On Etsy, photos are even more important than they might be on other platforms, especially if you sell visually appealing gadgets or accessories. In fact, Etsy says that photos are the deciding factor for making a purchase in the marketplace — so you want them to be the best possible quality to get more sales, more reviews, and better rankings.  

Product listing updates

Remember, at the beginning of this article, we mentioned that relevancy was one of the ranking factors that Etsy uses to separate the wheat from the chaff. Well, renewed listings are excellent for that, so you can either update your product listings on a regular basis, or put new ones every two to three weeks in your shop. 

According to some marketers, it doesn’t hurt to update your listings at specific times, such as during the holidays or before certain events — especially since these keywords are already likely to have a lot of competition. 

Do a bit of research about what the right time for updating your product listing might be. Apparently, in the United States, the best times to do this would have to be between 9.30pm and 11:30 pm Eastern time. 

In terms of frequency, updating your listings once every couple of weeks is the right way of going about things — especially since this is the time span that you should typically take for creating new products, particularly if you’re in the handmade niche.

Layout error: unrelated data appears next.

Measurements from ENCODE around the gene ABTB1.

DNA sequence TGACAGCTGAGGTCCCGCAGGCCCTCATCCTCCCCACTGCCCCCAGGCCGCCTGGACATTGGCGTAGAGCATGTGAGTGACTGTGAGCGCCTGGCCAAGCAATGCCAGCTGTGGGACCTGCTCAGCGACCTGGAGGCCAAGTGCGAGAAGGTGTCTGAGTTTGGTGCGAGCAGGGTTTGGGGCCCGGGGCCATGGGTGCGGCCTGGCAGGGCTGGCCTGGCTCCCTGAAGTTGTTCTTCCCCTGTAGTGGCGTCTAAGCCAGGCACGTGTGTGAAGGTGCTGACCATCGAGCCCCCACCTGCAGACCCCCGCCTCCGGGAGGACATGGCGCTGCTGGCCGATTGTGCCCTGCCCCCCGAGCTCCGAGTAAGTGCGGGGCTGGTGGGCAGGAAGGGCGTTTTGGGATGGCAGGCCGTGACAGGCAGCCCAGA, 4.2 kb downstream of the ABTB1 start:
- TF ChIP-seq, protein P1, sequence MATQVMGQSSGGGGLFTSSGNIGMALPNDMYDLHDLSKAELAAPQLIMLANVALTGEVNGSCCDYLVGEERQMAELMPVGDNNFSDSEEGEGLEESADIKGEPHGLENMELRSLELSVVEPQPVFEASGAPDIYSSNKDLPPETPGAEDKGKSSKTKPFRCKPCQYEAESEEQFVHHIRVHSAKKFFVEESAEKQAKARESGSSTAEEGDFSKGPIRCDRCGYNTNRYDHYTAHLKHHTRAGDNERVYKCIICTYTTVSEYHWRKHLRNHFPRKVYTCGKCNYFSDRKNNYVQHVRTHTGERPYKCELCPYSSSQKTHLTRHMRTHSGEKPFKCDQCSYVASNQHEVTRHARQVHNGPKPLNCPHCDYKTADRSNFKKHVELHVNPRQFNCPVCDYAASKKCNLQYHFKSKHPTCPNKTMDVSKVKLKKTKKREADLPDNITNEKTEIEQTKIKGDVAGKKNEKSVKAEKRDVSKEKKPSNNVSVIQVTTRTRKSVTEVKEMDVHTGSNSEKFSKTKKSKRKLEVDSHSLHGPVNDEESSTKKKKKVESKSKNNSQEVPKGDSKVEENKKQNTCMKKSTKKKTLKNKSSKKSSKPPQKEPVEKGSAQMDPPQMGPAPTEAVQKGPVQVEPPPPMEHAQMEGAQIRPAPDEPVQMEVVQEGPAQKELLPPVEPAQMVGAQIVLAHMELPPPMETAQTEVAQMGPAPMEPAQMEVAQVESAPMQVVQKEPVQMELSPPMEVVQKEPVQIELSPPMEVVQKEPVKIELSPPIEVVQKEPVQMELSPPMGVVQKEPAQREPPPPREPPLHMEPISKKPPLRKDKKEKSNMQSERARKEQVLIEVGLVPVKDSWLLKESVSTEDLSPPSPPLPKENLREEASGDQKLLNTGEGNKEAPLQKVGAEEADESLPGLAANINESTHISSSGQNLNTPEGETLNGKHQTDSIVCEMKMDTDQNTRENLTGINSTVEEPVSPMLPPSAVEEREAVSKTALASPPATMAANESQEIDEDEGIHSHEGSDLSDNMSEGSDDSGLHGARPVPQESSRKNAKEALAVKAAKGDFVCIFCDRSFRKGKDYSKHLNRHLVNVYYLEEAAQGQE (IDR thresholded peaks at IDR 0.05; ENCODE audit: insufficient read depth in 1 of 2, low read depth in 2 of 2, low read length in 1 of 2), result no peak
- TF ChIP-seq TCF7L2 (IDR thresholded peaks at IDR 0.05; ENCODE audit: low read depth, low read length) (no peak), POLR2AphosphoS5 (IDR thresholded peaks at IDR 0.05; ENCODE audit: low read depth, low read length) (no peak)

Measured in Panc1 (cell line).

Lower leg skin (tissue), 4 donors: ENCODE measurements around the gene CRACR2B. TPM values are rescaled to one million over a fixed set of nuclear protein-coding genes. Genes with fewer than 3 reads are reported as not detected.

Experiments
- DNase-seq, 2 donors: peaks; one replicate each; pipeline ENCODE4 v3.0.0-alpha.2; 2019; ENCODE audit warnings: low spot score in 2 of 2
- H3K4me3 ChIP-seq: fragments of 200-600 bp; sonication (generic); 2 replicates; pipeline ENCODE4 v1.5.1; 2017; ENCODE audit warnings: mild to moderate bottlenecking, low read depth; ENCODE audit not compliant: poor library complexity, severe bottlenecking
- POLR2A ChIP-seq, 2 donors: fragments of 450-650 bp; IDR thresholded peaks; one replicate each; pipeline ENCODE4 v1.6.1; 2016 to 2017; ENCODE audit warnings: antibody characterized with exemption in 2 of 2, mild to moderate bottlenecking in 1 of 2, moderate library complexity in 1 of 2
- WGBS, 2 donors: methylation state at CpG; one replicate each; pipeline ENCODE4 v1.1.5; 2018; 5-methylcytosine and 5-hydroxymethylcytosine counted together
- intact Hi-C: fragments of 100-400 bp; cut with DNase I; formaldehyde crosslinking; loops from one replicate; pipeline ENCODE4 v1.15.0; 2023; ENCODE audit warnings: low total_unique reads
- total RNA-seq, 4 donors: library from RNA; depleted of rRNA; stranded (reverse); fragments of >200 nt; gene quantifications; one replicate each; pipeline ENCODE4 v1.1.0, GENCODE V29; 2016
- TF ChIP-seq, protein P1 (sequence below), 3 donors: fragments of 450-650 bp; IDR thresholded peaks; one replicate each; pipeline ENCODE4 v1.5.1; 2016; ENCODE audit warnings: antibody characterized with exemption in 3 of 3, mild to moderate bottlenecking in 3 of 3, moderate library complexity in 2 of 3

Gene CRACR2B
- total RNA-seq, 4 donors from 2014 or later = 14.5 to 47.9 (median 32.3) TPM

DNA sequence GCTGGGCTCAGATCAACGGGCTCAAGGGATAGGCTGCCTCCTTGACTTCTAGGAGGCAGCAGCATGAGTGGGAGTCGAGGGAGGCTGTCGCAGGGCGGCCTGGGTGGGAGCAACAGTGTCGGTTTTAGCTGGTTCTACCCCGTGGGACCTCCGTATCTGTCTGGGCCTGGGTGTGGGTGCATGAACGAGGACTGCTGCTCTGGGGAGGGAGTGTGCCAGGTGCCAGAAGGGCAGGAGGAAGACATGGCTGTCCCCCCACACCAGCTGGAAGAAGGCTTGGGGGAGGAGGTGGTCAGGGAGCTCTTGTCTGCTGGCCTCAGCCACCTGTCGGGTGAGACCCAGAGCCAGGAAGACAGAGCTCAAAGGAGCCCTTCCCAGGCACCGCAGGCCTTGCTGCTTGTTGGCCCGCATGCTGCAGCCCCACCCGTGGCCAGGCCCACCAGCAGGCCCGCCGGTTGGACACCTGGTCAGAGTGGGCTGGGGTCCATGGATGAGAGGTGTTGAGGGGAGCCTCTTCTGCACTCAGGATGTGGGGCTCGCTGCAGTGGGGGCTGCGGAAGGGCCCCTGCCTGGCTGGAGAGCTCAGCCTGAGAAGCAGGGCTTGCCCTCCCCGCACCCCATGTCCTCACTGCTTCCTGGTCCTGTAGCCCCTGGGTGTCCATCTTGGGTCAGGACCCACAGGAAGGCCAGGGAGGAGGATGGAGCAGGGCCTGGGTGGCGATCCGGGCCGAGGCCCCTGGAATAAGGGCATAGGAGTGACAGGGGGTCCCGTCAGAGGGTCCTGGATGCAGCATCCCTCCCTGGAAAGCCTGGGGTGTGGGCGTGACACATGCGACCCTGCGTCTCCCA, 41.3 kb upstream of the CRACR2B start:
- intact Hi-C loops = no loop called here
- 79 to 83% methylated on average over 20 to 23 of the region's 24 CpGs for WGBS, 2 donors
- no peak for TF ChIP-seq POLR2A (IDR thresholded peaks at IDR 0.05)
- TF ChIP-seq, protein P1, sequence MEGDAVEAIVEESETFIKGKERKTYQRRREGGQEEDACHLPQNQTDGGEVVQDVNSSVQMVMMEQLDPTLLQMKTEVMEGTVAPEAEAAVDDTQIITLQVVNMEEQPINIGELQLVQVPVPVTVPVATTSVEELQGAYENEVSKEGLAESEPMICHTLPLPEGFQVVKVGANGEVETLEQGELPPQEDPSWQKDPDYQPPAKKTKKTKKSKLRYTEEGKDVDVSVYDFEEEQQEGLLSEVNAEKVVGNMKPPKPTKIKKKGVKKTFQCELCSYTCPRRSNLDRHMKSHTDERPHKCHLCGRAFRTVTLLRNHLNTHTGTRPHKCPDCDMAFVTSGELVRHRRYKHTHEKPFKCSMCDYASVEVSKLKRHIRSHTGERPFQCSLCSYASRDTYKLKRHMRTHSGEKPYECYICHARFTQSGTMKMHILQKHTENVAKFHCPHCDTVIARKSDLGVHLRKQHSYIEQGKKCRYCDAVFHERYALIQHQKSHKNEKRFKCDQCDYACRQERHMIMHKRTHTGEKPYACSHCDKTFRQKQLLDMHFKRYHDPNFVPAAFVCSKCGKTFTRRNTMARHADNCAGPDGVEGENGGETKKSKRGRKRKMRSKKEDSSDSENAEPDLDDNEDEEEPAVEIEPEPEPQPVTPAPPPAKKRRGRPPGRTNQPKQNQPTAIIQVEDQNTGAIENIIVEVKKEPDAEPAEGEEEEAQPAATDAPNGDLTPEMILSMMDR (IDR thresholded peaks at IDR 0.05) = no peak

Free shipping

When it comes to Etsy marketing and SEO, there’s no better way of going about things other than by offering free shipping to your customers. Etsy shops tend to charge quite a bit for shipping, but those that offer it for free or for a discount are usually ranked better. 

A lot of Etsy sellers use this trick to make their shop more successful – they make their products a bit pricier, but offer free shipping instead. You wouldn’t believe how much of a difference this can make. 

Before pricing something, look at what your competitors are doing. How much do their products cost? Ask yourself this question and try to understand what a fair price would be (so that you can still gain some profit) and make it slightly lower than that of your competitors. 

Link building

Optimizing your Etsy shop is excellent and there’s no denying that, but the truth is that acquiring links to it is also a good method of getting it to rank better within the platform. 

You can use the typical SEO tips that we have talked about in many of our other posts to acquire links. Since Etsy is a separate marketplace, the best place to use for backlink building would be your official website or blog. 

Then you can use your presence on social media networks to gather links and increase the traffic that you generate to your Etsy shop. 

It never hurts to reach out to other sellers who might also have websites, create guest posts, or even use indirect link exchange. You can also get several Instagram users (be they influencers or not) to showcase your products in their posts. 

Lots of brands now use influencers to market their products or services so why shouldn’t you? You can offer them a product for free and maybe even give them a discount if they’re interested in buying from you.